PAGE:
Federal contract workers performing essential services for government agencies during the pandemic will see a marked increase in their quality of life and financial stability under President Joe Biden’s order to increase the minimum wage for such workers, according to a roundtable hosted by the Department of Labor April 27.

“These workers and all workers deserve to earn a living wage, so we’re going to be proud to implement and enforce this action at the Department of Labor when it goes into effect early next year,” said Labor Secretary Marty Walsh.

Tila Garcia-Ramsey, a contract janitor who works in the Kansas City IRS building, said through a translator that the pandemic has made her work even harder, as safety measures require custodial staff to perform more cleaning rounds and do so more thoroughly than before.

She added that under her current pay, she never has enough money to fill the refrigerator with food in her house.

Many of the custodial, security and food service staff at federal buildings are contract workers that could be impacted by the minimum wage increase.

These employees often experience some of the same workplace challenges as federal employees, such as losing work during a government shutdown, but without many of the protections and safeguards their federal counterparts usually recieve.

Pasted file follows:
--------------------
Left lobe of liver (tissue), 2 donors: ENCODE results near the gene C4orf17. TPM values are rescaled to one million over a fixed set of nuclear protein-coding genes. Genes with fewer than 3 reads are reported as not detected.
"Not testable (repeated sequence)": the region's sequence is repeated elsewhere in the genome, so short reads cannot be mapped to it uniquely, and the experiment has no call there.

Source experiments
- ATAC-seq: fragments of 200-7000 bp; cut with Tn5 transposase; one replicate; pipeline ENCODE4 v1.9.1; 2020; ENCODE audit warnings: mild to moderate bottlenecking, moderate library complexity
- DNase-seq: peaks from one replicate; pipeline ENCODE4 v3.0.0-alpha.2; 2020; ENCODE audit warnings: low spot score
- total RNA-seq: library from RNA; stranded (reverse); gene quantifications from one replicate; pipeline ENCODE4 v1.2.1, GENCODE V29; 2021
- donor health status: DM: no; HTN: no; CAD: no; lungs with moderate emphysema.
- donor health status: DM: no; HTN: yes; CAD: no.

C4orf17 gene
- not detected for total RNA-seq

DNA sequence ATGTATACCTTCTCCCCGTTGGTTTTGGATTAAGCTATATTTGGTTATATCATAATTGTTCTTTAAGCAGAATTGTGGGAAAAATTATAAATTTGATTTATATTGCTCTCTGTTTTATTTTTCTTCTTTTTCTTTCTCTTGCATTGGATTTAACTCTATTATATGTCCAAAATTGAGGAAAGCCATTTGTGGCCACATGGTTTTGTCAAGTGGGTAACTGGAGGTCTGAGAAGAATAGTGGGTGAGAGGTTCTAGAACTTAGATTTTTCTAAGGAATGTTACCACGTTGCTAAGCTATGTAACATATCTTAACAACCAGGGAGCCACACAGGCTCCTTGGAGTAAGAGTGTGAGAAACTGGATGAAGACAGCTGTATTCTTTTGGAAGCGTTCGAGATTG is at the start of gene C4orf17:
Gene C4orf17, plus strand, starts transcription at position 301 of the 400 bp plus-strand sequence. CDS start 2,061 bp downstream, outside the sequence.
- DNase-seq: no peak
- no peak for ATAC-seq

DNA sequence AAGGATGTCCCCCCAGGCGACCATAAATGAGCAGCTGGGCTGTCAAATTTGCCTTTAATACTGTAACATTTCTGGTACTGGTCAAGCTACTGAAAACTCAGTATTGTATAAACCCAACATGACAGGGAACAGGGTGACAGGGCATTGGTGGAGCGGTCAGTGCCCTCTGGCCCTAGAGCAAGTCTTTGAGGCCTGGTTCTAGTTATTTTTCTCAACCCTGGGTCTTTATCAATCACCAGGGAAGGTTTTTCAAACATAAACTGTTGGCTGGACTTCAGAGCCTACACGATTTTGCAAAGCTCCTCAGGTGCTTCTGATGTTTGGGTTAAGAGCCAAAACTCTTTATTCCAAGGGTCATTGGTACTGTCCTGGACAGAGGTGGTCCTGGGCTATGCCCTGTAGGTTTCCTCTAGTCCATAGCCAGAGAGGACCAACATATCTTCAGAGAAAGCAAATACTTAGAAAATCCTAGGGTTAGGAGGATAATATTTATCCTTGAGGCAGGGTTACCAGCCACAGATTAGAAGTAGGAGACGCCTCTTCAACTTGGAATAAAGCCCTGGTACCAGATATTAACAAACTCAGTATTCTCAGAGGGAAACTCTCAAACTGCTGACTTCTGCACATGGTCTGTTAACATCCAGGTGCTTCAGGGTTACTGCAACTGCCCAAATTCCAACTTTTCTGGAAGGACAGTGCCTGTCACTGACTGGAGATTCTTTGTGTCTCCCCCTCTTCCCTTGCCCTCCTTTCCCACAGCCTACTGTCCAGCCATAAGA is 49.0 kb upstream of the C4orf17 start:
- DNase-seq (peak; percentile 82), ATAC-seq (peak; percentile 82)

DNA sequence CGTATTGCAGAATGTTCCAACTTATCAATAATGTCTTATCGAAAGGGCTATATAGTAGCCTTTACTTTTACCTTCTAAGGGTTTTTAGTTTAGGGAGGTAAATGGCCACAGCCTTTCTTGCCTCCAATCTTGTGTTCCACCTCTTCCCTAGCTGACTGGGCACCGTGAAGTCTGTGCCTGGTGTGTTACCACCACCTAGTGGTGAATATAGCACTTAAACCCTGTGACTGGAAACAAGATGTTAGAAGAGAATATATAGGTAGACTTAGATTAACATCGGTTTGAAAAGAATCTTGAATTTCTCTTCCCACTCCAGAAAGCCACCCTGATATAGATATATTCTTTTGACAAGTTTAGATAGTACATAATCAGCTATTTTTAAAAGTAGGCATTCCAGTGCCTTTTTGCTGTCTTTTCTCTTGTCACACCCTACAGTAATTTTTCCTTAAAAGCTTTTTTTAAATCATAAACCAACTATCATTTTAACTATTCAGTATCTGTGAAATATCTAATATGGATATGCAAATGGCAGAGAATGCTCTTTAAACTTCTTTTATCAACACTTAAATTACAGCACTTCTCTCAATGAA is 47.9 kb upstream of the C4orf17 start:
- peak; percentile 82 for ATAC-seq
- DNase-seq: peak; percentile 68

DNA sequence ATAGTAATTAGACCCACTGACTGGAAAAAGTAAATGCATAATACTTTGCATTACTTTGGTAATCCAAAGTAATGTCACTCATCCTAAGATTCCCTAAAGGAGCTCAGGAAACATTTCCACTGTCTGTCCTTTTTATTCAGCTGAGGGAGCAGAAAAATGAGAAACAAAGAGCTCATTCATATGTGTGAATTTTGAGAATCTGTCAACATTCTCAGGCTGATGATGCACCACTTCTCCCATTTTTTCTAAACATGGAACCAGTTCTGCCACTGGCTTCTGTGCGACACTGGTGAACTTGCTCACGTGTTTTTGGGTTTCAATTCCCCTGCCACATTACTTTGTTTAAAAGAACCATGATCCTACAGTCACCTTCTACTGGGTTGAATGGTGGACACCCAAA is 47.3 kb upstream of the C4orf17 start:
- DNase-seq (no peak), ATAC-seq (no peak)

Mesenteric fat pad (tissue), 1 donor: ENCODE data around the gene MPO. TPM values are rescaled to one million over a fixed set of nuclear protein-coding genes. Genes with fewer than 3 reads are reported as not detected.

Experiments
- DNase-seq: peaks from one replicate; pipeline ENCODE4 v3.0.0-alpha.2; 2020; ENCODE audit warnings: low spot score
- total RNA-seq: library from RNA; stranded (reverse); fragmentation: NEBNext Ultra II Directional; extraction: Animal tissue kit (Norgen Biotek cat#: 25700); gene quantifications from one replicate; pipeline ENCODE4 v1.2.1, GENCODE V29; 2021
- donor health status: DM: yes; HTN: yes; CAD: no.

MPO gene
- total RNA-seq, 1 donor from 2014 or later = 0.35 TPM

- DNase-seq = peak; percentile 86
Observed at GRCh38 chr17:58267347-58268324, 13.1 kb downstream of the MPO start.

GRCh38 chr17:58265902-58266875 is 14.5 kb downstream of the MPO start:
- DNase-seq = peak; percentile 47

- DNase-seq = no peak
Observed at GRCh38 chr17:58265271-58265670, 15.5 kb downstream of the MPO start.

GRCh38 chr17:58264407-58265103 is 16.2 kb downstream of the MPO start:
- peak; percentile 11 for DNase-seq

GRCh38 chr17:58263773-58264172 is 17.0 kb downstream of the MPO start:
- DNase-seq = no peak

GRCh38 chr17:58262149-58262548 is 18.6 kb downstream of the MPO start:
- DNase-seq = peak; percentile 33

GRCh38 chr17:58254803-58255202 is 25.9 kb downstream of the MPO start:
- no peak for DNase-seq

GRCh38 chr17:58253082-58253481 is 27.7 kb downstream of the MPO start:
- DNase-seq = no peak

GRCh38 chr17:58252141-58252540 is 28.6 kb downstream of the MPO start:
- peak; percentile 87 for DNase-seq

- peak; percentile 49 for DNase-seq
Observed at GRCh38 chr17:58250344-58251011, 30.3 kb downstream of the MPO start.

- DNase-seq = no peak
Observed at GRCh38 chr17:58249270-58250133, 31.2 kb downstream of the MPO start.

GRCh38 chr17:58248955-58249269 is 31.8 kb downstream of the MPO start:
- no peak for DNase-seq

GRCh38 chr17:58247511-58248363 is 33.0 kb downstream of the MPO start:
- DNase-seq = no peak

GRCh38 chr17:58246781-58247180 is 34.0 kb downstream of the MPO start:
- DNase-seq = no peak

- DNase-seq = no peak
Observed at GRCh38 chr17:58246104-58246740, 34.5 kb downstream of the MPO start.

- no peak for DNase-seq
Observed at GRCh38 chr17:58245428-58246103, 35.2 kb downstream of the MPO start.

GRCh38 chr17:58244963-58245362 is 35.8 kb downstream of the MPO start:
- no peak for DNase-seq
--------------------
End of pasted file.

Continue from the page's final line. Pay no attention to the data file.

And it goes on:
In addition, workers like Sylvia Walker, one of over 10,000 contract employees staffing the call centers for the Affordable Care Act and Medicare under the company Maximus, will have their wages increase over $4 an hour under the new minimum.

“This means so much to me and my coworkers, thousands of Maximus employees staffing the 1-800 Medicare and Affordable Care Act lines, who help Americans get access to affordable healthcare every day. We have been vocal for years about our low pay at Maximus,” said Walker.

“Me and my coworkers have trouble making ends meet. Every day is a struggle. We have been working hard the entire pandemic, but many of us have just been scraping by. Many of us have trouble affording healthcare services, because we have a $4,500 deductible under Maximus’ insurance plan.”

The company itself also applauded the decision by the Biden administration: “Maximus has been actively working to raise the SCA rates for our employees since acquiring Medicare Contact Center Operations in late 2018. Maximus applauds President Biden’s executive order to raise the minimum wage paid by federal contractors.”

Biden has already instructed agencies to begin working on raising the federal employee minimum wage to $15 an hour, and the order for contract workers represents another major step in bringing all employees that support the federal government up to the minimum wage called for by many Democrats across the country.

“The minimum wage will help not just federal contract workers. It will help our communities, it will boost our local economies and bring badly-needed money,” said Walker.

Jessie Bur covers the federal workforce and the changes most likely to impact government employees.

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